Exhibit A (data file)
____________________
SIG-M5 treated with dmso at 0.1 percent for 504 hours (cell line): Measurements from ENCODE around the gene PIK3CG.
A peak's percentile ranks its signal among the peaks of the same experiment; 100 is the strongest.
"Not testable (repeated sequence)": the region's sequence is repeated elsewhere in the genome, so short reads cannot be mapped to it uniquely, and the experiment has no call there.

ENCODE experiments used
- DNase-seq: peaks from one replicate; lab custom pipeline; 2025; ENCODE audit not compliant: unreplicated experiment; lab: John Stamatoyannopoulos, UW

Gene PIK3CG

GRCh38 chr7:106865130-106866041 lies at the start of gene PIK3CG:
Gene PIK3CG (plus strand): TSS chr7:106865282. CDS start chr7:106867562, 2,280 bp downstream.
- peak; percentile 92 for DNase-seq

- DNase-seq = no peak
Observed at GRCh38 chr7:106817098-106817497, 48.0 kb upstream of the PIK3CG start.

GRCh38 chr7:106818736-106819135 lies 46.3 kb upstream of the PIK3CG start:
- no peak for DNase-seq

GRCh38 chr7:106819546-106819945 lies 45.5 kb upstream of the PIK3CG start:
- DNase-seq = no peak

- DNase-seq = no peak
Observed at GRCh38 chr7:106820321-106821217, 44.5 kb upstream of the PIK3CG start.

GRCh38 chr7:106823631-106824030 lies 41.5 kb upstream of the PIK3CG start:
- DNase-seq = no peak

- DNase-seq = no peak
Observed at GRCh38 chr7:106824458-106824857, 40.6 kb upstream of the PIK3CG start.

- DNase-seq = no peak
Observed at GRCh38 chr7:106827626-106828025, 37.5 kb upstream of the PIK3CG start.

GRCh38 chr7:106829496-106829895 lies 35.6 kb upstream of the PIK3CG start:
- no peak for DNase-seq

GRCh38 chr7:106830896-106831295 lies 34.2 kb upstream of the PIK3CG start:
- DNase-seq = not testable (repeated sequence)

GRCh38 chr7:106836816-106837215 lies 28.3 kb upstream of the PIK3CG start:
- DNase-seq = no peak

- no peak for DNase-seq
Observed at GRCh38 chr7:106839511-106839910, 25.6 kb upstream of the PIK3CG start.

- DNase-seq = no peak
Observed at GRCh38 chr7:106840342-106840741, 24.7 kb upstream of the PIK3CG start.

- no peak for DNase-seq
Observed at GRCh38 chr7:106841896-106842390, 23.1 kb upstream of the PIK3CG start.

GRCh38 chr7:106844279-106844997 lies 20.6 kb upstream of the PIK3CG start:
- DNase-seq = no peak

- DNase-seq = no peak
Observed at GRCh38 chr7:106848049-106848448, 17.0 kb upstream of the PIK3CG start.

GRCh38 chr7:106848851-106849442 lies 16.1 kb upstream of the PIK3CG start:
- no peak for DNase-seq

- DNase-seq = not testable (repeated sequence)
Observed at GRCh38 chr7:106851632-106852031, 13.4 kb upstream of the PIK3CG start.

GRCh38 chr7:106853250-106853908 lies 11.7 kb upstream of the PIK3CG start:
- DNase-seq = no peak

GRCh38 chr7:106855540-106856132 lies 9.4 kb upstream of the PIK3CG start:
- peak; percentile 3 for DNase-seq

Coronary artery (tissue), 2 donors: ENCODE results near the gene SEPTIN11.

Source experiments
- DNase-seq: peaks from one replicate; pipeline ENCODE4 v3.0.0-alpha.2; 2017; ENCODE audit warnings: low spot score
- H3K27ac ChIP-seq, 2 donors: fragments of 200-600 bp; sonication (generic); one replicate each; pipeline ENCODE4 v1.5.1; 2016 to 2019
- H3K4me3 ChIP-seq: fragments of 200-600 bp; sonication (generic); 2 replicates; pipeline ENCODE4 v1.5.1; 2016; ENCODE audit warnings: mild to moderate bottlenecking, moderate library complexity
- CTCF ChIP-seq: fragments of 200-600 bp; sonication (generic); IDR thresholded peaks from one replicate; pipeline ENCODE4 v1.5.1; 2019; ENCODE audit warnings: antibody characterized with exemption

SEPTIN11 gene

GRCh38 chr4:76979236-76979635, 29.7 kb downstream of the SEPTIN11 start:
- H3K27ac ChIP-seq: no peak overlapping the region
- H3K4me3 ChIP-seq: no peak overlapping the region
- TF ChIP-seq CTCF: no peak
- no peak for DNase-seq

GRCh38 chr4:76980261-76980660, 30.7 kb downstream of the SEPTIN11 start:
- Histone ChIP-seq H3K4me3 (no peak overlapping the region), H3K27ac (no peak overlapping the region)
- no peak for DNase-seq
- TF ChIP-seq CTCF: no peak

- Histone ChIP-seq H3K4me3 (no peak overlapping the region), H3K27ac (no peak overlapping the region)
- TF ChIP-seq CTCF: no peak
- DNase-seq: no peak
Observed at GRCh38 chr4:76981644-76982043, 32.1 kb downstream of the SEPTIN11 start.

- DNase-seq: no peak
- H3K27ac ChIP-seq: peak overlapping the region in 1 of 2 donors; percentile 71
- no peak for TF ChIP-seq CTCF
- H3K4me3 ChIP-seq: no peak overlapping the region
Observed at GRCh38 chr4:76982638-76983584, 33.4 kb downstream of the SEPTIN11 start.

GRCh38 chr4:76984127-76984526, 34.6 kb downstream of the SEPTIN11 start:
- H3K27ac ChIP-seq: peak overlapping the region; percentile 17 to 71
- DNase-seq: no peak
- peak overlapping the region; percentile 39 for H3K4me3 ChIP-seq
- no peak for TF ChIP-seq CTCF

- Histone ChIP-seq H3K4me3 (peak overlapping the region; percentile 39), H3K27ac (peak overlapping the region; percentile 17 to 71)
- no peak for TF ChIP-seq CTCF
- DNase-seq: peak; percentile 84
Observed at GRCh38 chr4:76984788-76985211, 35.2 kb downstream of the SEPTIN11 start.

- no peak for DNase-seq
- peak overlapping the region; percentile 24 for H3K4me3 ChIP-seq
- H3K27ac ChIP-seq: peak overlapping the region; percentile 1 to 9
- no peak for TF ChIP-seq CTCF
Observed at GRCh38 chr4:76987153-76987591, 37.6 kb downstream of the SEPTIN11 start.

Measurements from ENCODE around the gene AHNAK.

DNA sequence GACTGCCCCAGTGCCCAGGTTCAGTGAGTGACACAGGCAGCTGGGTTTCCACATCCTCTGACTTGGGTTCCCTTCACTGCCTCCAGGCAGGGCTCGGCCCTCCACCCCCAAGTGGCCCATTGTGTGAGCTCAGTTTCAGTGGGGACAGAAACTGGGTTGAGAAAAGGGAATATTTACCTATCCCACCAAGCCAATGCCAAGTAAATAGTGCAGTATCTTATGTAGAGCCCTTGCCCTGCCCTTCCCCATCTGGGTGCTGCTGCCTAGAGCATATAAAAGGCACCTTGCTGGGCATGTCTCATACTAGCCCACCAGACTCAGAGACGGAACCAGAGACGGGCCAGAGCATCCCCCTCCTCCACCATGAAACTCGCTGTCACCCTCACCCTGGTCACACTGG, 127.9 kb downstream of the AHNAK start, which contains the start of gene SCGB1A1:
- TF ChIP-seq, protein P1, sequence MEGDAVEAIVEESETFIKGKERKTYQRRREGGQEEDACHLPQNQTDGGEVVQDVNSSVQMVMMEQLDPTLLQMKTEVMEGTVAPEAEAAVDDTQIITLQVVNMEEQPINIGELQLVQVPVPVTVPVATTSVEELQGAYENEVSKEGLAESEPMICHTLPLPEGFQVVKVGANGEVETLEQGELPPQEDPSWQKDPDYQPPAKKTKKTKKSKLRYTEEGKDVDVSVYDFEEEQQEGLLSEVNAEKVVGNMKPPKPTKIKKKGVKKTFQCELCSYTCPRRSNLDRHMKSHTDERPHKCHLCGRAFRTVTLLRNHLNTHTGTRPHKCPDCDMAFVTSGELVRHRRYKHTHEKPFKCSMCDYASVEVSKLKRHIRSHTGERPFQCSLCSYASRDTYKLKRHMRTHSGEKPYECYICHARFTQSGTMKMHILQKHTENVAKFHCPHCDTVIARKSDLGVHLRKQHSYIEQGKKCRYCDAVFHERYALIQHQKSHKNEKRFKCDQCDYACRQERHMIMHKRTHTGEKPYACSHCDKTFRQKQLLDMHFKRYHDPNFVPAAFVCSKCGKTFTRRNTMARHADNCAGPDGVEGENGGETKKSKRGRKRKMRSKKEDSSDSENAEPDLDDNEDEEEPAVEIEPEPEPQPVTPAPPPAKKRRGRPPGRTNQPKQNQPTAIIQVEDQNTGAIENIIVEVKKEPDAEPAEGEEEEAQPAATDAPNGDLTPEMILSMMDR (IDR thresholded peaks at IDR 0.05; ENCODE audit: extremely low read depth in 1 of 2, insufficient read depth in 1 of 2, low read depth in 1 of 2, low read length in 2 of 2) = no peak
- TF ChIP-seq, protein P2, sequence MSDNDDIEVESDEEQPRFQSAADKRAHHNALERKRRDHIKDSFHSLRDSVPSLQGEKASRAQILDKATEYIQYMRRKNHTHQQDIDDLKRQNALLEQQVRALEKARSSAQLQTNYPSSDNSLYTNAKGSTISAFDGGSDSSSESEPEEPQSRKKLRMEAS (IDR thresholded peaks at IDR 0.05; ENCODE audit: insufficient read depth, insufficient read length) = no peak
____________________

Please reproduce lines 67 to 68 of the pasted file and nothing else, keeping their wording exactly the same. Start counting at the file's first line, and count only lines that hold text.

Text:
Observed at GRCh38 chr4:76981644-76982043, 32.1 kb downstream of the SEPTIN11 start.

- DNase-seq: no peak